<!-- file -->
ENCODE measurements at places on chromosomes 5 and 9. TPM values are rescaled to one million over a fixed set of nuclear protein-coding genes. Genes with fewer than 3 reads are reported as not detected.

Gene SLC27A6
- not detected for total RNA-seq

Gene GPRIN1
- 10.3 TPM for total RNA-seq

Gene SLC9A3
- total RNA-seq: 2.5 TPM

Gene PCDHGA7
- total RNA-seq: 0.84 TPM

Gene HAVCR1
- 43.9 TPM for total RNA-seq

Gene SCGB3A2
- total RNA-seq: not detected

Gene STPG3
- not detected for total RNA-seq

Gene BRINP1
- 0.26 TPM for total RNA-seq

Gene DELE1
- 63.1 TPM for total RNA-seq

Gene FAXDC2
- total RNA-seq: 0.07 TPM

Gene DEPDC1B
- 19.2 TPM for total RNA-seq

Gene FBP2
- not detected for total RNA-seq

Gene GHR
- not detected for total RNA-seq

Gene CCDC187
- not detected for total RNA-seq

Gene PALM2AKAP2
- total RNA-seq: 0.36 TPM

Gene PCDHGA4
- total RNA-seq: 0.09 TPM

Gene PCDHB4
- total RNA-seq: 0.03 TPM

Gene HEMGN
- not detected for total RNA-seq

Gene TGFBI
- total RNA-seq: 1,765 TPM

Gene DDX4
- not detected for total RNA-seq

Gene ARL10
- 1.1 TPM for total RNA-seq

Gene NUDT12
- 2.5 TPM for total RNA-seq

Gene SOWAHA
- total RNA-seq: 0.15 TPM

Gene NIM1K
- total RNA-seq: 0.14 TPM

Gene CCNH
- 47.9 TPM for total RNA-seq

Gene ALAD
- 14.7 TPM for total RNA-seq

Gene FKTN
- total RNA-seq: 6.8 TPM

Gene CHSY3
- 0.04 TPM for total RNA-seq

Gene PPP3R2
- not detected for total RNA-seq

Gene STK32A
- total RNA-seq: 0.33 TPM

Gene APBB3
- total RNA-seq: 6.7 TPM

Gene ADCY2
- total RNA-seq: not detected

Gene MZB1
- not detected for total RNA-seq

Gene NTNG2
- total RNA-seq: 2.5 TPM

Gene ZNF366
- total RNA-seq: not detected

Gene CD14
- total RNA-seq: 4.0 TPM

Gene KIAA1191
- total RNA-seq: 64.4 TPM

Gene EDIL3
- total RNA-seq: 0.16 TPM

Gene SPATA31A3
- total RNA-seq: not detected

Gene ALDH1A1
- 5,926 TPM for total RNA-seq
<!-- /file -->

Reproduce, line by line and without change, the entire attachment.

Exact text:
ENCODE measurements at places on chromosomes 5 and 9. TPM values are rescaled to one million over a fixed set of nuclear protein-coding genes. Genes with fewer than 3 reads are reported as not detected.

Gene SLC27A6
- not detected for total RNA-seq

Gene GPRIN1
- 10.3 TPM for total RNA-seq

Gene SLC9A3
- total RNA-seq: 2.5 TPM

Gene PCDHGA7
- total RNA-seq: 0.84 TPM

Gene HAVCR1
- 43.9 TPM for total RNA-seq

Gene SCGB3A2
- total RNA-seq: not detected

Gene STPG3
- not detected for total RNA-seq

Gene BRINP1
- 0.26 TPM for total RNA-seq

Gene DELE1
- 63.1 TPM for total RNA-seq

Gene FAXDC2
- total RNA-seq: 0.07 TPM

Gene DEPDC1B
- 19.2 TPM for total RNA-seq

Gene FBP2
- not detected for total RNA-seq

Gene GHR
- not detected for total RNA-seq

Gene CCDC187
- not detected for total RNA-seq

Gene PALM2AKAP2
- total RNA-seq: 0.36 TPM

Gene PCDHGA4
- total RNA-seq: 0.09 TPM

Gene PCDHB4
- total RNA-seq: 0.03 TPM

Gene HEMGN
- not detected for total RNA-seq

Gene TGFBI
- total RNA-seq: 1,765 TPM

Gene DDX4
- not detected for total RNA-seq

Gene ARL10
- 1.1 TPM for total RNA-seq

Gene NUDT12
- 2.5 TPM for total RNA-seq

Gene SOWAHA
- total RNA-seq: 0.15 TPM

Gene NIM1K
- total RNA-seq: 0.14 TPM

Gene CCNH
- 47.9 TPM for total RNA-seq

Gene ALAD
- 14.7 TPM for total RNA-seq

Gene FKTN
- total RNA-seq: 6.8 TPM

Gene CHSY3
- 0.04 TPM for total RNA-seq

Gene PPP3R2
- not detected for total RNA-seq

Gene STK32A
- total RNA-seq: 0.33 TPM

Gene APBB3
- total RNA-seq: 6.7 TPM

Gene ADCY2
- total RNA-seq: not detected

Gene MZB1
- not detected for total RNA-seq

Gene NTNG2
- total RNA-seq: 2.5 TPM

Gene ZNF366
- total RNA-seq: not detected

Gene CD14
- total RNA-seq: 4.0 TPM

Gene KIAA1191
- total RNA-seq: 64.4 TPM

Gene EDIL3
- total RNA-seq: 0.16 TPM

Gene SPATA31A3
- total RNA-seq: not detected

Gene ALDH1A1
- 5,926 TPM for total RNA-seq